If I had the power to change just MY little piece of the world — a different question — I would make it so that we would have cures for our ailments and all the money we paid into programs that were supposed to take care of us actually would take care of us. I’d want a life in which we could live without the shadows of fear darkening our days, without the gnawing worry we’ll end up homeless, sick and forgotten. I would make it so I would never again wake up in the grip of terror because I have no idea how I will stretch the money to match the month.

Maybe I should just go with “abracadabra” after all.

In five years?

While the government diddles around with our lives, someone asked me “Where do you see yourself in five years?”

This is a bad question to ask people our age, especially right now. We are living on fixed incomes that barely allow us to survive. The future is not something we really want to talk about, look at, or think about. We have a pretty good idea what is coming for us and it isn’t pretty. We won’t get better jobs. There are no bonuses, promotions or raises in our future. Our careers have ended and we no longer work. No one is going to leave us their fortune. I’m pretty sure we aren’t going to hit big on the lottery.

So what do you figure is likely to be the scenario in five years? You don’t need to be a visionary or a prophet to figure it out. It’s kind of obvious.

Old House in Hadley

We will be poorer. Hopefully we will have somehow managed to not lose the house which will be in serious need of repair and improvements for which we still won’t have money. Each year, we will have less money to work with, fewer resources. Our fixed income doesn’t stretch to cover the month now and will cover less in five years.

Most of you are younger than we are. You can’t imagine a time in your lives when you have no expectation of life getting better. For us, things are never going to get better. Our fondest hope is as our situation worsens, we survive. That’s not pessimism. It’s reality. We will fight an endless battle to make ends meet. Just like we are already doing but we will be five years older and that much tireder.

Social Security won’t go up nor will any pension money. We’ll be lucky if they don’t take it away; if they do, we are on the street. We won’t get younger or healthier. Property taxes will rise as will the cost of medical care, drugs, food, and everything else. Our income will remain the same or less. If we don’t die, we’ll be lucky to have a roof over our heads and something to eat.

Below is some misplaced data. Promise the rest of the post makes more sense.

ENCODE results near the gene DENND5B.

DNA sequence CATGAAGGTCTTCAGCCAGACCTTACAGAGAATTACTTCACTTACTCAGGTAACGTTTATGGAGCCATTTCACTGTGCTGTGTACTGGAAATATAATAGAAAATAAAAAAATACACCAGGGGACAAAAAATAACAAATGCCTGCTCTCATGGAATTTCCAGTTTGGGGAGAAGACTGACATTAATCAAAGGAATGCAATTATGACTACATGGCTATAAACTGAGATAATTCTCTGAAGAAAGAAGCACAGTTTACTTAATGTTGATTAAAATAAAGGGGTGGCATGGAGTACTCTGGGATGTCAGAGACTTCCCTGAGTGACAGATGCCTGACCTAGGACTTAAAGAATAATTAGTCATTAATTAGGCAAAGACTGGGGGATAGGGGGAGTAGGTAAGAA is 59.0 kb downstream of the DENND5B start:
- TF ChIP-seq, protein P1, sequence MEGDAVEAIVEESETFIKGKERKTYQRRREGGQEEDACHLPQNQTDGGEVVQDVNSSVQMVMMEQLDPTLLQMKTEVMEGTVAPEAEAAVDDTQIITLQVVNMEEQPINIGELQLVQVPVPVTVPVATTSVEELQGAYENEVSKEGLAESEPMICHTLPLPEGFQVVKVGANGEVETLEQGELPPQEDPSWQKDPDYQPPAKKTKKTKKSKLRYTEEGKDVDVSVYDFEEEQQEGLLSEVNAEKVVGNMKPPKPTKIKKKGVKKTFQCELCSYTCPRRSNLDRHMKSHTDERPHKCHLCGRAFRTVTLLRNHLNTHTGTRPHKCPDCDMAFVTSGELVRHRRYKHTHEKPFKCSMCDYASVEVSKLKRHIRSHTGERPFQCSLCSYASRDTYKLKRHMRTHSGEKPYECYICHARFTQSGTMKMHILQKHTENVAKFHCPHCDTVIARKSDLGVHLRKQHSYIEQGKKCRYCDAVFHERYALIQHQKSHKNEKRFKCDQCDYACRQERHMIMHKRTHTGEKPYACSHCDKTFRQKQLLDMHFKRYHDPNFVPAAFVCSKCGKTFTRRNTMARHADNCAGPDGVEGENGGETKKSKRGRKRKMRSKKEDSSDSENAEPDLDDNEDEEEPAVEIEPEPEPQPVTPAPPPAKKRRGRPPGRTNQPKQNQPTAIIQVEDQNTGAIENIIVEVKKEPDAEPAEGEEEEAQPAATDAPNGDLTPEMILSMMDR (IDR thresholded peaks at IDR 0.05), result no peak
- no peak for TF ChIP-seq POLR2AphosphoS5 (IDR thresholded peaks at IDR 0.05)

A look into the future fills us with trepidation. We live with constant gnawing dread as our resources shrink and our government continues to marginalize us, as if all the contributions made throughout our working lives count for nothing, as if our lives count for nothing.

I’m not inherently pessimistic, but reality bites and I’ve got a big hole in my ass to prove it. You can run, but eventually, you hit a wall. This is reality for most senior citizens. Grandma and grandpa live in or at the edge of poverty. They live in fear. They know nothing good is coming down the pipeline. Relief is not on the way. The vast majority of us worked hard and now we can barely make ends meet. It’s humiliating and depressing. What the government calls “entitlements” is actually our money. We invested in programs we were assured would provide a dignified retirement. The money we paid into these retirement programs and social security were supposed to prevent exactly what is happening. It was supposed to keep the wolf from the door, make sure that we didn’t end up in poverty. It was supposed to guarantee we would have a decent quality of life and be able to live in dignity.

For those of you who think we are just being negative, your turn will come. It will be a lot worse by the time you are our age. Everyone thinks they are going to dodge this bullet, that this is a scenario that can never happen to them. But it will. Unless you are very good with your money (never too early to start), exceedingly lucky, or already wealthy, this is your future too. There’s no “Get out of old-age free” card on the Monopoly board of life.

Not long ago, we believed something good was bound to happen. This could not be our fate. The economy and the housing market would go back up. We could sell the house and find a place we could live better. But it didn’t happen. With each passing month, as the months roll into years, we know there’s not going to be a last-minute save. Not this time.

The overall economy and real estate market — even in this depressed area — will ultimately recover, but it will be too late for us.